Special Issue "Community Ecology, Macroecological Patterns and Conservation of Tropical Beetles"

A special issue of Diversity (ISSN 1424-2818). This special issue belongs to the section "Biodiversity Loss & Dynamics".

Deadline for manuscript submissions: 30 November 2022.

Special Issue Editors

Prof. Dr. Luca Luiselli
E-Mail Website
Guest Editor
Institute for Development Ecology Conservation and Cooperation Via G. Tomasi di Lampedusa 33 I, 00144 Rome, Italy
Interests: community ecology; reptile biology and conservation; tropical reptile ecology; chelonian conservation; reptile population biology; reptile dietary habits and foraging ecology
Special Issues, Collections and Topics in MDPI journals
Dr. Giovanni Amori
E-Mail Website
Guest Editor
Consiglio Nazionale delle Ricerche—Istituto di Ricerca Sugli Ecosistemi Terrestri, Viale dell’Università 32, 00185 Rome, Italy
Interests: phylogeography; ecology; areography; systematics; taxonomy; evolution; conservation of mammals
Special Issues, Collections and Topics in MDPI journals

Special Issue Information

Dear Colleagues,

Tropical regions host a large variety of animal species, representing the “hotspot” of biological diversity across the Earth. On the other hand, insects represent the great majority of animal species throughout the world, and Coleoptera (= beetles) constitute the largest order of living insects (about 350,000 species overall, spread in 235 families). Therefore, the “interaction” between “tropics” and “beetles” certainly represents one of the most extraordinarily models for analyzing life, ecology, and conservation. Nonetheless, beetles are strongly overlooked by the IUCN Red List and other major conservation organizations, and their tropical species have been so far mostly neglected also by community ecology and macroecology studies.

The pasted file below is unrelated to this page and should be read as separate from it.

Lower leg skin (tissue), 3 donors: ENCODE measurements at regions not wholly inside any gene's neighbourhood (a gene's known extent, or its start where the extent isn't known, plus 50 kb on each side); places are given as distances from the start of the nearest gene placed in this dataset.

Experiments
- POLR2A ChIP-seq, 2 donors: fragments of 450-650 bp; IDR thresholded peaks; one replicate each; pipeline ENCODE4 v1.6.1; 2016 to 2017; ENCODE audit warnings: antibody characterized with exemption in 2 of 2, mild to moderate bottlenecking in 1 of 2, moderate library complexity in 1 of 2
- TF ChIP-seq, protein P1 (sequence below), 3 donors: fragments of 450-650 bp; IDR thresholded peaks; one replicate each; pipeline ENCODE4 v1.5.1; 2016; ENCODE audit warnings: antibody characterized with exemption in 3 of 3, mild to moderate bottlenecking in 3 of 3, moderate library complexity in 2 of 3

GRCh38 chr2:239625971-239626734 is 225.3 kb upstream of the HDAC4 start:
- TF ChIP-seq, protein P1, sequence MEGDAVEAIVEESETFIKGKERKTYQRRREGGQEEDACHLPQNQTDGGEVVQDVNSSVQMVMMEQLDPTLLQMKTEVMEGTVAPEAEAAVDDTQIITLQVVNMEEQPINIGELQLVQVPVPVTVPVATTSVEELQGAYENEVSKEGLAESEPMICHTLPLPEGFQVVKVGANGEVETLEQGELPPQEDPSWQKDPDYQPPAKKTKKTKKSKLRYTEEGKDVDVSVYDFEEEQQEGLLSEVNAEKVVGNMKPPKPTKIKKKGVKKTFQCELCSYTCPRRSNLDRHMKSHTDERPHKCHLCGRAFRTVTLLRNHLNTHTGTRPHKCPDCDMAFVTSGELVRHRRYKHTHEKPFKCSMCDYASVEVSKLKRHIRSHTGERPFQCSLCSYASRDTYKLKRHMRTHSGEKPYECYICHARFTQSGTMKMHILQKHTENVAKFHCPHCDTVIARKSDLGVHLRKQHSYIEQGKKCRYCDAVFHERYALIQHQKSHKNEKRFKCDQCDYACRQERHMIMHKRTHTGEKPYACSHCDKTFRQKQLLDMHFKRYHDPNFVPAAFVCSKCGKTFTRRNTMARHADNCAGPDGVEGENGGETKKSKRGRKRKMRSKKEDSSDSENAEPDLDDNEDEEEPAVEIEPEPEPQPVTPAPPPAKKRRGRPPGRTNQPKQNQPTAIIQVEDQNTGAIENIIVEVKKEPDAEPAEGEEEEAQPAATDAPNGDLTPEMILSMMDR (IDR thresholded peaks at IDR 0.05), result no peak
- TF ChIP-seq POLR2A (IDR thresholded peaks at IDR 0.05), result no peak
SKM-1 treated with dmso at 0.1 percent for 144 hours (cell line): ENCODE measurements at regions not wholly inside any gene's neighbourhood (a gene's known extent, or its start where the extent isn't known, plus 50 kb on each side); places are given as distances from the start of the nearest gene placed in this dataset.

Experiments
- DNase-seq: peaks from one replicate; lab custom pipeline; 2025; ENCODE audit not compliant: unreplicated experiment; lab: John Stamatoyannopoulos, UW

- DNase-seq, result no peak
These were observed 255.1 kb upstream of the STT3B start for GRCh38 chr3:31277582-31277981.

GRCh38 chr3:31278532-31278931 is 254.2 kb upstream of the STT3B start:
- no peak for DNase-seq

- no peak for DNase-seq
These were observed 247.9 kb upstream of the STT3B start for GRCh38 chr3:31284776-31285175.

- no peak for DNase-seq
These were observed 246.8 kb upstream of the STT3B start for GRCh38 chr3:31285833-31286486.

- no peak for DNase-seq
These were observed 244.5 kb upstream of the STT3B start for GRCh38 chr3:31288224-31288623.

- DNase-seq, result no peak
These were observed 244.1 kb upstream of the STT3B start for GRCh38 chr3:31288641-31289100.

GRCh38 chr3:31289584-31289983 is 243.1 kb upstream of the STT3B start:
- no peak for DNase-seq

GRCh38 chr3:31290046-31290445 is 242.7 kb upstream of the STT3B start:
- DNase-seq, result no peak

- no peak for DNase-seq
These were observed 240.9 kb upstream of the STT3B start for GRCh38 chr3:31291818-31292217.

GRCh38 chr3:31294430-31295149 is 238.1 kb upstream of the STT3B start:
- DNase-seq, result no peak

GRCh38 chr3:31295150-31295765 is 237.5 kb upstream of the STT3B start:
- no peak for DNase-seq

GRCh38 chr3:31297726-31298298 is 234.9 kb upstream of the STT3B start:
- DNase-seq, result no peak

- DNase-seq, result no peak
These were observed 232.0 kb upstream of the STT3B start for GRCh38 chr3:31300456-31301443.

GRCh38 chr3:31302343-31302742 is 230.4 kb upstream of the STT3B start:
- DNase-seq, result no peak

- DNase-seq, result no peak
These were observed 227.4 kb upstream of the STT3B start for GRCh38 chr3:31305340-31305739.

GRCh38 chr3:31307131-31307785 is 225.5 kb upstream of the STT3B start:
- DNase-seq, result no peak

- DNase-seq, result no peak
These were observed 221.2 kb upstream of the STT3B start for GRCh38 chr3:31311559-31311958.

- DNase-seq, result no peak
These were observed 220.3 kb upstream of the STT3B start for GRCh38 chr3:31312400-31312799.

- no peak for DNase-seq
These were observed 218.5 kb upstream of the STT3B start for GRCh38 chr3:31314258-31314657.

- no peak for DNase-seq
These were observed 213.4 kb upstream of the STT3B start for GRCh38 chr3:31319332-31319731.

In this Special Volume, we emphasize studies on community ecology and macroecology of tropical beetles, without prejudice for any beetle family, biome or geographic region within the tropics and subtropics. We will also emphasize the conservation issues that mean that many groups/species may currently suffer from a plethora of local and general threats (from deforestation to overcollecting, from pollution to climate change). Thus, we are happy to invite you to contribute to this Special Issue with the latest and most updated research from both you and your colleagues.

Prof. Dr. Luca Luiselli
Dr. Giovanni Amori
Guest Editors

Manuscript Submission Information

Manuscripts should be submitted online at www.mdpi.com by registering and logging in to this website. Once you are registered, click here to go to the submission form. Manuscripts can be submitted until the deadline. All papers will be peer-reviewed. Accepted papers will be published continuously in the journal (as soon as accepted) and will be listed together on the special issue website. Research articles, review articles as well as short communications are invited. For planned papers, a title and short abstract (about 100 words) can be sent to the Editorial Office for announcement on this website.